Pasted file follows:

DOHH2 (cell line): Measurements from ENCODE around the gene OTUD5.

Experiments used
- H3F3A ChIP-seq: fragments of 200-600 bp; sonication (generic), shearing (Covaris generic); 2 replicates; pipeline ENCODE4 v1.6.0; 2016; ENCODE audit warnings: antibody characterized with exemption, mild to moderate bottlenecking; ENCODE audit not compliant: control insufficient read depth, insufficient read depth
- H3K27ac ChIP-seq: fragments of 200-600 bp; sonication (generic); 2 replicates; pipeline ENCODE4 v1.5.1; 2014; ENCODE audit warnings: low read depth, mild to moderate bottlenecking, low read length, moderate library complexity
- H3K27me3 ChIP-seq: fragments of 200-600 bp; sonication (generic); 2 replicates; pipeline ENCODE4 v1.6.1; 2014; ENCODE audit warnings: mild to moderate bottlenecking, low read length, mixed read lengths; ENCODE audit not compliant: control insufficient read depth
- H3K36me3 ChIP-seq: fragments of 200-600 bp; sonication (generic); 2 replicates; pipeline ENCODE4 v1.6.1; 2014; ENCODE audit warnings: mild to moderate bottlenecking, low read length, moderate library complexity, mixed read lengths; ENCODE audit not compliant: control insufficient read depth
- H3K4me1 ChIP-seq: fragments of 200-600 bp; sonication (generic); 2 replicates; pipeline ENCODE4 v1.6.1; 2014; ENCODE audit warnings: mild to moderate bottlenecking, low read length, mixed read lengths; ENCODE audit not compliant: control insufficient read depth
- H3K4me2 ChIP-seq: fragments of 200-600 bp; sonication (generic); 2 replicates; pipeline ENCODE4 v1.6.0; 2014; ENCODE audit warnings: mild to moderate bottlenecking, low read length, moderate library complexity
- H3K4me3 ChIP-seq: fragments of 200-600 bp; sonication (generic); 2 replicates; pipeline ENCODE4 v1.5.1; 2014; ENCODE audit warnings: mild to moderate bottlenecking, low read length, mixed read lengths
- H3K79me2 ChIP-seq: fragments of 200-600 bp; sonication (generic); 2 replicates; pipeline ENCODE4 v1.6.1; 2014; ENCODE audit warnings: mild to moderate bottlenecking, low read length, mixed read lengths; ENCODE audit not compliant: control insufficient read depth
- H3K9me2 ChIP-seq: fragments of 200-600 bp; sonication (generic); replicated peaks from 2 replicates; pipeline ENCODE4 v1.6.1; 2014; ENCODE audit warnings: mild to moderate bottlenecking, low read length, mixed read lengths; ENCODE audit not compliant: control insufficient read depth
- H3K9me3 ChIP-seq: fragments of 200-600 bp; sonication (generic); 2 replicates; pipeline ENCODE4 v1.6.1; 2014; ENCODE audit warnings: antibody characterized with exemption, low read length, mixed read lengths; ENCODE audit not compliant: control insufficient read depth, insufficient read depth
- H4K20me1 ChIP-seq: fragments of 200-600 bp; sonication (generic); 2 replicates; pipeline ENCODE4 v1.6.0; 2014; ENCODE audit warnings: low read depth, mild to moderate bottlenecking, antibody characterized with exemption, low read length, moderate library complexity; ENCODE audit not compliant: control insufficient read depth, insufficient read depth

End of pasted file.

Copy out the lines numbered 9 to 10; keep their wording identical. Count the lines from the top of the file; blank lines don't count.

- H3K4me3 ChIP-seq: fragments of 200-600 bp; sonication (generic); 2 replicates; pipeline ENCODE4 v1.5.1; 2014; ENCODE audit warnings: mild to moderate bottlenecking, low read length, mixed read lengths
- H3K79me2 ChIP-seq: fragments of 200-600 bp; sonication (generic); 2 replicates; pipeline ENCODE4 v1.6.1; 2014; ENCODE audit warnings: mild to moderate bottlenecking, low read length, mixed read lengths; ENCODE audit not compliant: control insufficient read depth